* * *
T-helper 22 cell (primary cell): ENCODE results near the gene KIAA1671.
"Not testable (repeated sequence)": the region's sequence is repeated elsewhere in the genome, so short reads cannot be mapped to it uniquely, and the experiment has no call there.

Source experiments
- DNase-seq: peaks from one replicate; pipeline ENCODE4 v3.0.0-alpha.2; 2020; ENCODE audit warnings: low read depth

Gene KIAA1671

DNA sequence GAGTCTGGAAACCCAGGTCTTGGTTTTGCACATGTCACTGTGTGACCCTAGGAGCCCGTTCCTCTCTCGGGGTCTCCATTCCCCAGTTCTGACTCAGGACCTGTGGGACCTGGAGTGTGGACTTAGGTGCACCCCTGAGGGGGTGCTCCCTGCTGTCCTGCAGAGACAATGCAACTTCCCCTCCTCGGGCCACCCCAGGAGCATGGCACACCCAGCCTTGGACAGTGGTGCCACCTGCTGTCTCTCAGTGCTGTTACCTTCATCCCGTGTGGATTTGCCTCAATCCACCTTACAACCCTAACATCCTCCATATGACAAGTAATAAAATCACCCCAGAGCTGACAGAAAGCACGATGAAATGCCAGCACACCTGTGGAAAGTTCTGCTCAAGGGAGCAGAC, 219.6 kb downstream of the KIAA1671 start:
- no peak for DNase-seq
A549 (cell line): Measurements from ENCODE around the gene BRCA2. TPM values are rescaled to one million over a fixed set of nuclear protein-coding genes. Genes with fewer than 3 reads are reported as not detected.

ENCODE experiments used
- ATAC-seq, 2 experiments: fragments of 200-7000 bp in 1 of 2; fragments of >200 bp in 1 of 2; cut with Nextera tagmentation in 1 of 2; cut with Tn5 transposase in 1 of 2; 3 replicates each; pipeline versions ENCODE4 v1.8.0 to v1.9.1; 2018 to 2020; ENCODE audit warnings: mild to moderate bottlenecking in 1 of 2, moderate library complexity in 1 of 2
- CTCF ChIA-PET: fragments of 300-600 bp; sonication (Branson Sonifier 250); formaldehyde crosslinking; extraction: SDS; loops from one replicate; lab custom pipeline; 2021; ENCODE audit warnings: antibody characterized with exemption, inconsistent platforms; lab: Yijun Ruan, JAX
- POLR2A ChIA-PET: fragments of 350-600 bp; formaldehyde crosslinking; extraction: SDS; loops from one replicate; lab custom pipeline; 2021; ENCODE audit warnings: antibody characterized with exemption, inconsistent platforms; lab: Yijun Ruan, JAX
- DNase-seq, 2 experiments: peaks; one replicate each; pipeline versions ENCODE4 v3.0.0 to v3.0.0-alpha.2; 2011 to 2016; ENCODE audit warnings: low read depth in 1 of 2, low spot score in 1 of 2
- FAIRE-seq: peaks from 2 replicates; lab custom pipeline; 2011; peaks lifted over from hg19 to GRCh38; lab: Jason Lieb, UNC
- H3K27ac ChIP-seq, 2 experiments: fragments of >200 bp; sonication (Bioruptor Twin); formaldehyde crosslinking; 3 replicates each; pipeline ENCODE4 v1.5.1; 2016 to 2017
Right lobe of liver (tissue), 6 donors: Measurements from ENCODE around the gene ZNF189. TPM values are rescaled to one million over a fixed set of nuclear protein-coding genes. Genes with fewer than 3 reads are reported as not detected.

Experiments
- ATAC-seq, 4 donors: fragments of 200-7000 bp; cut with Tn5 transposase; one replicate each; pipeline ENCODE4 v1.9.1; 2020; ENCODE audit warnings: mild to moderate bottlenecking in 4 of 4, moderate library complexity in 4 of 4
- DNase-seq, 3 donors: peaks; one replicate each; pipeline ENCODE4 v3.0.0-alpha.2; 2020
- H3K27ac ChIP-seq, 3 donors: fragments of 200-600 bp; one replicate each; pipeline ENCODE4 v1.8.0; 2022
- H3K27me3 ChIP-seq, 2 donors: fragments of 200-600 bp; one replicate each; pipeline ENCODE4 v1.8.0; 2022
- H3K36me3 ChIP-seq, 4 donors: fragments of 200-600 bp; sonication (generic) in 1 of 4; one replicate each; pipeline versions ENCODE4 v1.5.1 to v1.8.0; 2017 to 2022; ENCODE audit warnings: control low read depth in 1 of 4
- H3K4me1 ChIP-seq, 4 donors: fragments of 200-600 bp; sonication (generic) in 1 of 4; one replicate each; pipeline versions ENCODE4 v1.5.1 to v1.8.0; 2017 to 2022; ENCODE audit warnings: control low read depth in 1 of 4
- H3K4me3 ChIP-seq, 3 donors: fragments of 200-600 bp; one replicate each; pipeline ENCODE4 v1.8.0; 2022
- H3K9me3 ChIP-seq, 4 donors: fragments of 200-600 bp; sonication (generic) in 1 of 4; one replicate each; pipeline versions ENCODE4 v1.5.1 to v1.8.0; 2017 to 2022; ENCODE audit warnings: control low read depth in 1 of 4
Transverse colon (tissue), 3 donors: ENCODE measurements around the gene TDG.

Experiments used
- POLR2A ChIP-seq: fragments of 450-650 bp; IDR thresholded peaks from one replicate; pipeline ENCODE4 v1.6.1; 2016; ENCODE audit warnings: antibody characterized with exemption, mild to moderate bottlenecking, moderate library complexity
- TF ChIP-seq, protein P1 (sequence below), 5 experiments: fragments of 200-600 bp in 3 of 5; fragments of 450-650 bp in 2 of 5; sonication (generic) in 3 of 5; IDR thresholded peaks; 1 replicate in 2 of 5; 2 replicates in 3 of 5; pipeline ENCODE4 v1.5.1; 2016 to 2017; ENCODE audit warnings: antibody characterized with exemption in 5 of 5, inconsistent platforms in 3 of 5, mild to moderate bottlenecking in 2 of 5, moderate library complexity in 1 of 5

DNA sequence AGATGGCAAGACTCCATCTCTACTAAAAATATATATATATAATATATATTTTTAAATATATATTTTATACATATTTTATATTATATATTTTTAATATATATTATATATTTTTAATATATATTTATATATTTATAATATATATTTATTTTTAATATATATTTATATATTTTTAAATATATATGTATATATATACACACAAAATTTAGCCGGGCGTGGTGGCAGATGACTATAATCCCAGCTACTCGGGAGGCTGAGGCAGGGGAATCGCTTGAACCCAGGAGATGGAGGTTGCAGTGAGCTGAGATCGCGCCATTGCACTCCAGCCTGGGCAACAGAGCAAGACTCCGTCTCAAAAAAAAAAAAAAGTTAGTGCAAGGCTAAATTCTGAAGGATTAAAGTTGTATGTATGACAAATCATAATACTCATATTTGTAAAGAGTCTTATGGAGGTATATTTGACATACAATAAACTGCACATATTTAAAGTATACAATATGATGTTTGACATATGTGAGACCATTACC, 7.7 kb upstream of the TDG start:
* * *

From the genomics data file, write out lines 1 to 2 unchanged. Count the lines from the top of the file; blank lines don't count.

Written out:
T-helper 22 cell (primary cell): ENCODE results near the gene KIAA1671.
"Not testable (repeated sequence)": the region's sequence is repeated elsewhere in the genome, so short reads cannot be mapped to it uniquely, and the experiment has no call there.